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GJ Ko, Q Chu, S Garg, R Sanchez, AA Sadun, J Sebag, TT Lam; Neuron-Specific Enolase in Cell Damage after Retinal Ischemia-Reperfusion Injury in Rats . Invest. Ophthalmol. Vis. Sci. 2002;43(13):3614.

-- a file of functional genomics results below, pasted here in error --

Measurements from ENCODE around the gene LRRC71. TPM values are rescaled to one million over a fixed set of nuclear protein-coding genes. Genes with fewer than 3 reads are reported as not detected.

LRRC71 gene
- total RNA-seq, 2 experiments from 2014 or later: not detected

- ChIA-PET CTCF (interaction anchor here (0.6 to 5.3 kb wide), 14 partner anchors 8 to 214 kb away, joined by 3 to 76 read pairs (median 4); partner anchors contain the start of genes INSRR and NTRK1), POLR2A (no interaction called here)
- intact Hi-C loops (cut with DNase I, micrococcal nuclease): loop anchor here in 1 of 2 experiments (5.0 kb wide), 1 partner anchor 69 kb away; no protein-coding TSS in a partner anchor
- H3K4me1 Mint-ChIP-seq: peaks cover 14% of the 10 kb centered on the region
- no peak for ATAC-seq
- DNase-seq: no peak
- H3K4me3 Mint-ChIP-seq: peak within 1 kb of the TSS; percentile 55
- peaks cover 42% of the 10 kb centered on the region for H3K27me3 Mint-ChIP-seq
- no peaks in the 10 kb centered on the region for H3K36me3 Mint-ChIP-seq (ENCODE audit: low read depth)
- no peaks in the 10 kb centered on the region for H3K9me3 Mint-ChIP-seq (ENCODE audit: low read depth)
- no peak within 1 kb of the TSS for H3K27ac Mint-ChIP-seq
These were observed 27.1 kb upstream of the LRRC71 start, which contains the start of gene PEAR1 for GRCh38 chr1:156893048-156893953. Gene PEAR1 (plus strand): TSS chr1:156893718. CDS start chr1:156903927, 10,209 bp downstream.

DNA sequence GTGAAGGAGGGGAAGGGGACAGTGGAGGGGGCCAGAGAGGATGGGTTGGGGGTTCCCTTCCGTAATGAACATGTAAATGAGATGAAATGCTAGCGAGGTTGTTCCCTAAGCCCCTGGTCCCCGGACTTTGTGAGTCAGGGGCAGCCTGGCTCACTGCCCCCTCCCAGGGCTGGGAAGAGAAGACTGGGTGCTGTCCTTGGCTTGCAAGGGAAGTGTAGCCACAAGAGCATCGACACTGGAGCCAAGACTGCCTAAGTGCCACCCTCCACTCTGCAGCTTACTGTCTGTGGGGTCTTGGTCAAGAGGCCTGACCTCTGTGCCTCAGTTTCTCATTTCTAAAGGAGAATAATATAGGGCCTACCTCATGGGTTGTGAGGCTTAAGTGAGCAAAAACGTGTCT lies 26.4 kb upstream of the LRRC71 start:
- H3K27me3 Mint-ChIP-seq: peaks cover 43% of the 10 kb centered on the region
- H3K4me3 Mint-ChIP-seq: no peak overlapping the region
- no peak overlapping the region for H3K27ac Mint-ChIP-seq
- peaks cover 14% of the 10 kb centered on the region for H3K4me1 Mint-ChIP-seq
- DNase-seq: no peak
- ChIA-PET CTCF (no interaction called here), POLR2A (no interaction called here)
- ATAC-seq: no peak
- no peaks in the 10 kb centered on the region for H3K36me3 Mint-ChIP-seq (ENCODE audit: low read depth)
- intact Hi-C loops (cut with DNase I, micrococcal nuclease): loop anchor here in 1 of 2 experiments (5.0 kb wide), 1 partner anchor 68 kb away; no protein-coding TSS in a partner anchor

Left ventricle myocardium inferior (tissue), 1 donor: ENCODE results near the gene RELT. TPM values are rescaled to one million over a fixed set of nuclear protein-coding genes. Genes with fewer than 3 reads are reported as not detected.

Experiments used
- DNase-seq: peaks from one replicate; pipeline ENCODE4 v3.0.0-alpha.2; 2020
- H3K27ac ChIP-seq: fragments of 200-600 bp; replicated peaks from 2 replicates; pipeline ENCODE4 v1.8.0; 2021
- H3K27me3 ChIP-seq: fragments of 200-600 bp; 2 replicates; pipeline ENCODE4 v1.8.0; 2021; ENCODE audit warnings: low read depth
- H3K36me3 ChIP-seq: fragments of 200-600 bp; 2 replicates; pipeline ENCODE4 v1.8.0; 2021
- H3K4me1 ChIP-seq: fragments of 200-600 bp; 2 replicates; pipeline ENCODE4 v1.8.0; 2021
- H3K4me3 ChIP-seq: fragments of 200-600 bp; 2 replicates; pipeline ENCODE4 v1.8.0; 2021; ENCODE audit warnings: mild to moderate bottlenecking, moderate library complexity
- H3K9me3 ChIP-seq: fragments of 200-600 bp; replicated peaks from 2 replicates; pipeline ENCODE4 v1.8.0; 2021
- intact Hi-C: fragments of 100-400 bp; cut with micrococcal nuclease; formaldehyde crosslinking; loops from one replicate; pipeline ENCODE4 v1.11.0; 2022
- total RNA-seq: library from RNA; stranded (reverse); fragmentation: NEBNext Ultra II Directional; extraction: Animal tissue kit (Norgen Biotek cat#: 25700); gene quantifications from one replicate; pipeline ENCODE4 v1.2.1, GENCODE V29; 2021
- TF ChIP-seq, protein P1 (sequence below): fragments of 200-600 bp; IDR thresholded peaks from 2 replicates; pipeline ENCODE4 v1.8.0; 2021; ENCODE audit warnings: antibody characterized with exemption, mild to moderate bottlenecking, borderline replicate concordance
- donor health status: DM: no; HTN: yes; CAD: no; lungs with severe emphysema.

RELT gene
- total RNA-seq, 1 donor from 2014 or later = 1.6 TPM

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Purpose:Neuron-specific enolase (NSE), a neuron and neuroendocrine cell-specific glycolytic enzyme, is released into the serum, the CSF and other tissues following neuronal injury. This study was conducted to investigate whether tissue and/or serum levels of NSE may be indicators of inner retinal degeneration after retinal ischemia-reperfusion injury in rats. Methods:Intraocular pressure was maintained for 60 minutes at 110mm Hg in anesthetized male albino Lewis rats. Retinal and blood samples were obtained at 0, 2, 4, 18, 24, 48 and 72 hours after the insult. Dot-blot and Western analysis were performed using a monoclonal mouse anti-human neuron-specific enolase (dot-blot: 1:500; Western: 1:200) (DAKO Corp., Carpinteria, CA). Immunohistochemistry was used to localize NSE in retinal sections. Results:Retinal NSE levels increased at 0, 2 and 4 hours after the insult, reached maximal levels from 18 to 24 hours, and decreased from 48 to 72 hours. Serum NSE levels also increased gradually, reaching maximal levels from 8 to 18 hours and showing noticeably elevated levels even at 72 hours. Western blotting confirmed the detection of the NSE gamma subunit detected at 46 kDa. Immunohistochemistry showed mild NSE immunoreactivity (IM) in the retina except the inner and outer segments with moderate IM in the cell bodies of scattered cells in the retinal ganglion cell layer (RGCL) and the inner nuclear layer (INL) in the normal retinas. After the insult and up to 48 hours, intense IM was noted in the inner limiting membrane (ILM), the nerve fiber layer (NFL) and RGCL. Conclusion: Both tissue and serum NSE levels are reliable indicators of inner retinal cell damage.
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